For Criterion Consideration: David Cronenberg’s Stereo


When people think of a director like David Cronenberg, things come to mind ranging from his appreciation and popularizing of a little sub-genre known as body horror cinema and a utilitarian style that can cover things  like crime pictures (Eastern Promises) to an anti-erotic thriller (Crash). However, the last thing anyone thinks of would have to an affinity for brooding and philosophical science fiction.

Hitting the scene hard with films like Rabid and The Brood in the late ‘70s only to smash the film world in the mouth with his still superb and rumored to be Criterion Approved Scanners, the director had actually been hard at work on TV and independent short films, only to make his feature film debut with a little-seen experimental sci-fi film known as Stereo.

Arriving in 1969, the film is a decidedly different picture than we have ever seen from Cronenberg, evoking stylistic cues from names like Kubrick and intellectual touches seemingly influenced by filmmakers like Rainer Werner Fassbinder. A passion project, the film is written, shot, edited and directed by the Canadian auteur, and stars the director’s earliest muse, Ronald Mlodzik. Mlodzik (who would star in Cronenberg’s subsequent films like Crimes Of The Future, Shivers and Rabid) stars as a mysterious young man who arrives at a place known as the Canadian Academy Of Erotic Enquiry. Ostensibly a collection of video from what would be an educational picture for those looking to enter the academy, the film follows a group of men and women as they are given special telepathic abilities that grow as they become more and more sexually active. When things begin to go south, things take a turn for the dark in what is an entirely silent picture save for voice over narration which is actually played as philosophical musings by the experimenters involved in this attempt to create a utopian, more advance, society.

Aesthetically, the film is unlike anything we’ve ever seen from Cronenberg. Seemingly directly inspired by the headier science fiction of the era, the film has influence ranging from the icy cold set design and brooding tracking shots of a director like Kubrick, to the angular and tension-building production design of something like German Expressionism. Seemingly closer in tone and style to an odd mix of Fassbinder’s World On A Wire and The Cabinet Of Dr. Caligari, Stereo is a deeply haunting meditation on the power of burgeoning sexuality, and while there are glimpses of what would come later on in Cronenberg’s career stylistically (particularly one moment involving a drill), the picture is a truly shocking look into a director trying to find his voice. Full of energy, the film’s runtime may only be 60 minutes, but Cronenberg’s debut is a brazen first film that feels raw and truly vital.

That all said, there are themes here that Cronenberg is still trying to work out. With plot points seemingly rehashed in the picture’s closest relative, Scanners, themes found within this picture, particularly revolving around sexuality, will be seen in everything ranging from A Dangerous Method all the way back to a picture like Crash. The picture itself doesn’t rely on any performances (none of which are great or even, honestly, remotely good), instead acting as truly nothing more than a director’s attempt at experimenting with style and genre. The aforementioned themes here are portrayed in heady and seemingly pretentious musings from unknown narrators but are presumably nothing more than superficial, and while that would be a hindrance in a film with less style, the aesthetic here is so thrilling and unlike anything Cronenberg has touched since, that it’s a truly intriguing debut film from a director who has seemingly reverted in style but expanded in his themes and intellectual leanings.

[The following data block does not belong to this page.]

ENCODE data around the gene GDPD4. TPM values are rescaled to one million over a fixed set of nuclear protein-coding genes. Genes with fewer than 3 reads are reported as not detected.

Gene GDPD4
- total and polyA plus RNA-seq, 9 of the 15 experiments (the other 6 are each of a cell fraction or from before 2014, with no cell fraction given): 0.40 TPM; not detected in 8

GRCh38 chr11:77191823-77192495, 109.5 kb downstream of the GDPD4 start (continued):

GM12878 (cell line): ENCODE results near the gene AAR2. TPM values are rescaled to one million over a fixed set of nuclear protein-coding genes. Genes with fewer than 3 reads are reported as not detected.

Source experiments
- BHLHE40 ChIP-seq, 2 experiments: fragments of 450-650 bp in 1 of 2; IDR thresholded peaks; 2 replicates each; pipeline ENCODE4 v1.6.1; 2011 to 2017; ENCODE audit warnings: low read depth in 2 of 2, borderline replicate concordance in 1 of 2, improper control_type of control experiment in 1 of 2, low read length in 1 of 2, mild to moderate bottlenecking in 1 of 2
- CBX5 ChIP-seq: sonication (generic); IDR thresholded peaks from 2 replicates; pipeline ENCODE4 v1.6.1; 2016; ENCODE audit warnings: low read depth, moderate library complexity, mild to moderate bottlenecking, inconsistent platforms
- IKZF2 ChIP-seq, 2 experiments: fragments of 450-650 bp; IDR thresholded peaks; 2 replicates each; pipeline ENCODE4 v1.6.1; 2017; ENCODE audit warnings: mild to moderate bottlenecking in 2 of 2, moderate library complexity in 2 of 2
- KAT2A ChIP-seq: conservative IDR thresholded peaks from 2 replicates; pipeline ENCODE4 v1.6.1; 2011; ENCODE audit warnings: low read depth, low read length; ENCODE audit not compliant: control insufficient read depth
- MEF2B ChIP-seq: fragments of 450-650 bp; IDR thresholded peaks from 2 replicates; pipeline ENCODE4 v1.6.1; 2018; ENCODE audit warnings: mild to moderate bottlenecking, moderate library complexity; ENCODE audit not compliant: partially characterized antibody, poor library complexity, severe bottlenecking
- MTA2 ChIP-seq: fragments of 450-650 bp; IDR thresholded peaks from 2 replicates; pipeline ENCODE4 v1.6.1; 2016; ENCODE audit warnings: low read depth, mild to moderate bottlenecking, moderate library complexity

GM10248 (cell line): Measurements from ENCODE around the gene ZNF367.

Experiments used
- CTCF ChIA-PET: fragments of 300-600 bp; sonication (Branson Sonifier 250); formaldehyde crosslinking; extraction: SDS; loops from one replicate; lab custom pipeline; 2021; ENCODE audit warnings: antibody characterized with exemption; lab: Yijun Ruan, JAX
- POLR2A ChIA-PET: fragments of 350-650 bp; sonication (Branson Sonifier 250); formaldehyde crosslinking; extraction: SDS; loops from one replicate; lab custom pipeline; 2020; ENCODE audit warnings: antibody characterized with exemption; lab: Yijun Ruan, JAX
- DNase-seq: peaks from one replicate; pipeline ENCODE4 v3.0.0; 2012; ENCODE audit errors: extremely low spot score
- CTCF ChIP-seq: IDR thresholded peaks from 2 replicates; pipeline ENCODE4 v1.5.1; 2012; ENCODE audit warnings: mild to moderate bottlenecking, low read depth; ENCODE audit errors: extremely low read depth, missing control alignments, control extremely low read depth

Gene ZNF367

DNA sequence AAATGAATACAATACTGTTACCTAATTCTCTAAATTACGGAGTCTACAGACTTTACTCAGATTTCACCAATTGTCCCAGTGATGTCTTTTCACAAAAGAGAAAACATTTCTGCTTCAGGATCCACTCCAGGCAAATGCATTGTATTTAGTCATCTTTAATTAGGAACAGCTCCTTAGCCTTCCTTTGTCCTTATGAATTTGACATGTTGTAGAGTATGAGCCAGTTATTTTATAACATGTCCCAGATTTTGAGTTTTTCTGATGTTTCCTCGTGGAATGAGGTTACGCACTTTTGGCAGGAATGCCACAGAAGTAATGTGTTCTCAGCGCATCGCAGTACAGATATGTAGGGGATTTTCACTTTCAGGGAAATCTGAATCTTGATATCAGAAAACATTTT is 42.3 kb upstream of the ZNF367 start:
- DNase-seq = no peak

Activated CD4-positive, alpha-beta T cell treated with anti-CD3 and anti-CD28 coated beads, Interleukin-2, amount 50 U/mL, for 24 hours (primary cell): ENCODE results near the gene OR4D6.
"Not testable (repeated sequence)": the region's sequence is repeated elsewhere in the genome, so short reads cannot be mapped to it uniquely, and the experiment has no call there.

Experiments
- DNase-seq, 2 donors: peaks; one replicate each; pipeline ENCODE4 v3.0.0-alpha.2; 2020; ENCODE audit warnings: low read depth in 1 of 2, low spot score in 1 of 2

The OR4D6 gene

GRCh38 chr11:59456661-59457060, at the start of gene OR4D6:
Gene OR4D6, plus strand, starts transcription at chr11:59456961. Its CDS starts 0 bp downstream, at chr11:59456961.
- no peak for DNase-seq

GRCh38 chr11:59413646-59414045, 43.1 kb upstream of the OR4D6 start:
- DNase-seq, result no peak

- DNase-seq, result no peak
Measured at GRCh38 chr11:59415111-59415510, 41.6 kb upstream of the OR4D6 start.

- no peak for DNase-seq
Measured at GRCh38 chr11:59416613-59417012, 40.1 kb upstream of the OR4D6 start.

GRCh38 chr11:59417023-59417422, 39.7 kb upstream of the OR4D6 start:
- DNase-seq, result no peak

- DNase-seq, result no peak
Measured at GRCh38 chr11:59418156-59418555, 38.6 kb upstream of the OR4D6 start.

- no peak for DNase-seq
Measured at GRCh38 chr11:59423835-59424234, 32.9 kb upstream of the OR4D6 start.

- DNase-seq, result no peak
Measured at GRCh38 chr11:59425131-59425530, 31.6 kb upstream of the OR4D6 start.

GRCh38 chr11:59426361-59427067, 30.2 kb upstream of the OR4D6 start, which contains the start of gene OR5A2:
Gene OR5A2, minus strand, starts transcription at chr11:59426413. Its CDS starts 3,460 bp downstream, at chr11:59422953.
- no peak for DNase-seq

Overall, the film is an odd nut to crack. Superficial in many ways, the film is a lot of style for not truly much substance. Fans of experimental science fiction will find pseudo scientific musings on sexuality and telepathy entrancing, as they truly are, but what is most thrilling about this picture is its example of a director in his most raw and experimental state. A definitive “first film,” Stereo is unlike anything Cronenberg has made to date, with arguably his most intriguing direction to date. Absolutely pitch black in every single way possible, this was Cronenberg at his most raw.

Where would this fit in The Criterion Collection however? That’s tough to say. I myself don’t see much in the way of a singular release for the film, but add this to an “Early Cronenberg” Eclipse set with films like Crimes Of The Future and The Came From Within (apparently the film was actually included with a DVD of his film Fast Company so there is that) or as a supplement to the film’s closest kin, Scanners or Crash, and you’ll have a must-watch supplement. A telling starting point for a director who would only take off from this brooding bit of science fiction and become one of today’s greatest and most influential genre filmmakers, Stereo is far from Cronenberg’s best, but it’s more than deserving as a historical document of a director in his earliest and most formative state.

Joshua Brunsting

Josh is a critic, a member of the Online Film Critics Society, a wrestling nerd, a hip-hop head, a father, a cinephile and a man looking to make his stamp on the world, one word at a time.